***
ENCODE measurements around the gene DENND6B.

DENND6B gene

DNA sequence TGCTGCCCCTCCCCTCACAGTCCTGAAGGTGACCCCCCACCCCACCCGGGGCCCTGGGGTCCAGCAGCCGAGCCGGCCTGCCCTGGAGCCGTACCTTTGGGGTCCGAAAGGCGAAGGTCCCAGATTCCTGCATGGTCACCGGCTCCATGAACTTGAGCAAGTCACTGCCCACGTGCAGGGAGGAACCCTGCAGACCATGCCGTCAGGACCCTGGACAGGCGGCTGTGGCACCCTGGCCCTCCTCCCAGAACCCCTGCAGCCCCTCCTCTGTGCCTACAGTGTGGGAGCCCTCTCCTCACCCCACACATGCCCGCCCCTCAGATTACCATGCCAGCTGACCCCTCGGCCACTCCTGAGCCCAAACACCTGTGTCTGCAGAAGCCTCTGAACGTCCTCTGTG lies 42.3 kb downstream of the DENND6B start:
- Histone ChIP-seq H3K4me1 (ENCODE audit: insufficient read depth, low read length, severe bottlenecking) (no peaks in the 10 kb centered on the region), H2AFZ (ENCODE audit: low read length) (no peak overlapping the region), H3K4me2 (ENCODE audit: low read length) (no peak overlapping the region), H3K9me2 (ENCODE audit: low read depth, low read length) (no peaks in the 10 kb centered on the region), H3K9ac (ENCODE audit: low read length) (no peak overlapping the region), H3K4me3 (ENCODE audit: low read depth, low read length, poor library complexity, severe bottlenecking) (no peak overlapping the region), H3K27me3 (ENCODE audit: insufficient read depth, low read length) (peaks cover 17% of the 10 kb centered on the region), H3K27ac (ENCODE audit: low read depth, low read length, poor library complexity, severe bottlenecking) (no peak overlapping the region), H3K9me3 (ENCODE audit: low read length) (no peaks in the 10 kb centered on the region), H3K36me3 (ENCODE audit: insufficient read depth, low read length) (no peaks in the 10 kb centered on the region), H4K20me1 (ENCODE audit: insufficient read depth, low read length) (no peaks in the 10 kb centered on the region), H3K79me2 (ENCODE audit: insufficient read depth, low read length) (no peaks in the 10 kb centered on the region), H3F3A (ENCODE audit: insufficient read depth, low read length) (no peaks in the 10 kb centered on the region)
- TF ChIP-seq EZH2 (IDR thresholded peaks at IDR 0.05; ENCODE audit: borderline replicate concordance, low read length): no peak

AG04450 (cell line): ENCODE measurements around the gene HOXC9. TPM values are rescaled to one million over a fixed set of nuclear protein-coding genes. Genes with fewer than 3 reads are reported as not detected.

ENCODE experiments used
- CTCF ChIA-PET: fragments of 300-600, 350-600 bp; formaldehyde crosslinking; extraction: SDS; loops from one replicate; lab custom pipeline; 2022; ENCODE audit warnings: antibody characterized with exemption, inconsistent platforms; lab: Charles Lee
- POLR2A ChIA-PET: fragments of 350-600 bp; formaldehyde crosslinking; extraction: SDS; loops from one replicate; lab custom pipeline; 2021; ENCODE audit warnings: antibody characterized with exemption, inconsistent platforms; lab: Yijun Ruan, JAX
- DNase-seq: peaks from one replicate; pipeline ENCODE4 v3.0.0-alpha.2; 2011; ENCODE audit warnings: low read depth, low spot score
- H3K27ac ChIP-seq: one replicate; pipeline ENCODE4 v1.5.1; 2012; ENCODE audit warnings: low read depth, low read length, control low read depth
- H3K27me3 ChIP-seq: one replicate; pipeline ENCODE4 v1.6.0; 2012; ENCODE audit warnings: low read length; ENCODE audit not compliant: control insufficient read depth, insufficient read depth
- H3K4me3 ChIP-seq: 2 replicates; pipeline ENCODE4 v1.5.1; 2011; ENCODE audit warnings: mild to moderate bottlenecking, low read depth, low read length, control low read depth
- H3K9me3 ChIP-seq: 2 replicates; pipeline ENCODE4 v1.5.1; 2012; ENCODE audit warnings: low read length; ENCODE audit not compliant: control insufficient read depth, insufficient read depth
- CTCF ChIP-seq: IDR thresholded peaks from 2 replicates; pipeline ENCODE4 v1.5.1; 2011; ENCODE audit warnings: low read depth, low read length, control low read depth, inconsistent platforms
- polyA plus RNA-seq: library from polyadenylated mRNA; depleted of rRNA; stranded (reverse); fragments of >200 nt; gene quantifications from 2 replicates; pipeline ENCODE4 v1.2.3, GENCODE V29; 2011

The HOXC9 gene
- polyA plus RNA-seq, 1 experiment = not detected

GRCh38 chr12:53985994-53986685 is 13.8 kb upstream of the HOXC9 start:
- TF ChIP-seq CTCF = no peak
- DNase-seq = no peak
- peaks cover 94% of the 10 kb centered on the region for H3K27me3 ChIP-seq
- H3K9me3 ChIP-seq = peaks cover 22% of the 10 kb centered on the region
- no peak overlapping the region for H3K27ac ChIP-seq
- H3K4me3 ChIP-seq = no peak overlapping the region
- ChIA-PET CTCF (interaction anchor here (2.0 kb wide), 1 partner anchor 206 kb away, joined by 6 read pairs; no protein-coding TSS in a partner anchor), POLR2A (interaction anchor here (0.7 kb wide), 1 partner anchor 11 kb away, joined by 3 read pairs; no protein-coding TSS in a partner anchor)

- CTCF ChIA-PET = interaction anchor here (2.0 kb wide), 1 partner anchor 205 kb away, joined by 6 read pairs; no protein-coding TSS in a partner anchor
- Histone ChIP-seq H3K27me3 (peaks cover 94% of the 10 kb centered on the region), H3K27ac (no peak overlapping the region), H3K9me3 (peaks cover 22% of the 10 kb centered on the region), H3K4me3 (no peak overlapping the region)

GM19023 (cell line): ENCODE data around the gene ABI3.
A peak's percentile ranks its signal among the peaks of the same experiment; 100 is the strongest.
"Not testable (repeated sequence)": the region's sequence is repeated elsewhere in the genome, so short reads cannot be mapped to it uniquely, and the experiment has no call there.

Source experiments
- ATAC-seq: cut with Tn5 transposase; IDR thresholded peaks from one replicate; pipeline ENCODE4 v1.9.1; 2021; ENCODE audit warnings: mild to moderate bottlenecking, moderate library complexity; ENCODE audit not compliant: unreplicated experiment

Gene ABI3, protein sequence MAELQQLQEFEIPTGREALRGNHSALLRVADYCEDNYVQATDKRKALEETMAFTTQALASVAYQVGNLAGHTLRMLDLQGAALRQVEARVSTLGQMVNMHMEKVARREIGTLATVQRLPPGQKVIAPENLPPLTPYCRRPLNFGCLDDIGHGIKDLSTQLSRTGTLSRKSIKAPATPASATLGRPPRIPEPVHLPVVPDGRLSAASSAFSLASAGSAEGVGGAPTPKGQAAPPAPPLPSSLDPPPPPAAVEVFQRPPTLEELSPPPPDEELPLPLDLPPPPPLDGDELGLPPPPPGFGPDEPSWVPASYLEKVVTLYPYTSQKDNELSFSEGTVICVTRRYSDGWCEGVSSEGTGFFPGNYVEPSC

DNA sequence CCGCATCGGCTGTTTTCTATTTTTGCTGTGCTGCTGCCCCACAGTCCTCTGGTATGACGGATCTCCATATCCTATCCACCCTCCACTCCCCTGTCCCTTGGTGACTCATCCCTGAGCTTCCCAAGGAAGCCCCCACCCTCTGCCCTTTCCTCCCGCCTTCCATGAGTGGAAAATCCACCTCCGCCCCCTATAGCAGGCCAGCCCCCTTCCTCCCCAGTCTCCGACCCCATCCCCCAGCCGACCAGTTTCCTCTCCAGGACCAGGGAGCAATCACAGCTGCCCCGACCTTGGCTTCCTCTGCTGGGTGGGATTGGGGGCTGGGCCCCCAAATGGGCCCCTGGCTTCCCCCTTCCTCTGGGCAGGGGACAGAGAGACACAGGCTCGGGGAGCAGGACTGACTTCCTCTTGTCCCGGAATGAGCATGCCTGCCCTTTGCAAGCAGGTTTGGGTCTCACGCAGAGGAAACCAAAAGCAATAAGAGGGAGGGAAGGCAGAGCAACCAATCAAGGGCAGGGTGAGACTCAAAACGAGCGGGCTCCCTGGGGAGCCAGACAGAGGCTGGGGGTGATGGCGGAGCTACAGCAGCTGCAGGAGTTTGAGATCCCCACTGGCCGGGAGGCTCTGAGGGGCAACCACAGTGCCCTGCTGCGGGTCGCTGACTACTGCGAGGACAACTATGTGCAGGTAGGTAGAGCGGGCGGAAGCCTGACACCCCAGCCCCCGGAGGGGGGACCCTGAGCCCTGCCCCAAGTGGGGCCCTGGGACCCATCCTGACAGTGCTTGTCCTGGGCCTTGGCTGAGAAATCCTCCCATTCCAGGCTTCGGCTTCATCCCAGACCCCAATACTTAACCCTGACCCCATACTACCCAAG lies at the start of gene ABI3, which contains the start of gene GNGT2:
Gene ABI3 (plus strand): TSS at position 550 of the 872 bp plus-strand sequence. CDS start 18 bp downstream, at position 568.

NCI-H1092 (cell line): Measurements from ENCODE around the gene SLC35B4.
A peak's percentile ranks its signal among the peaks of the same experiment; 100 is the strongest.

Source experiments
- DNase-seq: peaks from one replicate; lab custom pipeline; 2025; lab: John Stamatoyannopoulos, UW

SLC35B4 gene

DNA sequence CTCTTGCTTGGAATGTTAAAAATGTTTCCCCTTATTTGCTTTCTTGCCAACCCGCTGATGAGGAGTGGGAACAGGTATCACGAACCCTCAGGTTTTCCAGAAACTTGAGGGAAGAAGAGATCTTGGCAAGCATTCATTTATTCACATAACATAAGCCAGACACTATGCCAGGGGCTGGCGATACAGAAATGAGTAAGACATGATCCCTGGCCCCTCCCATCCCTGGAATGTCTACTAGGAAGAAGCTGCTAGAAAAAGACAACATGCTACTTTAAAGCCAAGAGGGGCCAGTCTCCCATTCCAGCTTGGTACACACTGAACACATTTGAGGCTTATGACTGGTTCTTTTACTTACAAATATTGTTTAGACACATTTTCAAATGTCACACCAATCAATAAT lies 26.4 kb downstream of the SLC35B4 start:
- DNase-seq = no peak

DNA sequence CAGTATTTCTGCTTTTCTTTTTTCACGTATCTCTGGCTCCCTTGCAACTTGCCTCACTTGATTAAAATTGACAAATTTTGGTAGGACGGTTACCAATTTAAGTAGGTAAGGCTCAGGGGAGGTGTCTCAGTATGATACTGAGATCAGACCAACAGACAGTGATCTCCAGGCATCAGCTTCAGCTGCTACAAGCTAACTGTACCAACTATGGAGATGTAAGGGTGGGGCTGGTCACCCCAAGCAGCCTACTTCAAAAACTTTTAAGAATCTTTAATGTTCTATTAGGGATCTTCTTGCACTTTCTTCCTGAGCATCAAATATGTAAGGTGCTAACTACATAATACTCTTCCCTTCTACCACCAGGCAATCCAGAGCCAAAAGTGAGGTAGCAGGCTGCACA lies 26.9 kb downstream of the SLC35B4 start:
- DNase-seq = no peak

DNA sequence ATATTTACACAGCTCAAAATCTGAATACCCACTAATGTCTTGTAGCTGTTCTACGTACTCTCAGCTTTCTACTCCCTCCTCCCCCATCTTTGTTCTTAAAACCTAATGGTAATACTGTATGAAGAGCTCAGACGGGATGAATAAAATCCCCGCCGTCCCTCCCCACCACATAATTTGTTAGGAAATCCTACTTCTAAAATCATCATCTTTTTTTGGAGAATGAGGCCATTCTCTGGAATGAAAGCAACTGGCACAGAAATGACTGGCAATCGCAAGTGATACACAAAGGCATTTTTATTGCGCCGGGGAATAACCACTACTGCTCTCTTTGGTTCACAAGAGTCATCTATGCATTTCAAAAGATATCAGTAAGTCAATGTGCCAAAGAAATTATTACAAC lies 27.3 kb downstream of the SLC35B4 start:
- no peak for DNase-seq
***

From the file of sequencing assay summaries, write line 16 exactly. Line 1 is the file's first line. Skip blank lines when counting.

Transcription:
- polyA plus RNA-seq: library from polyadenylated mRNA; depleted of rRNA; stranded (reverse); fragments of >200 nt; gene quantifications from 2 replicates; pipeline ENCODE4 v1.2.3, GENCODE V29; 2011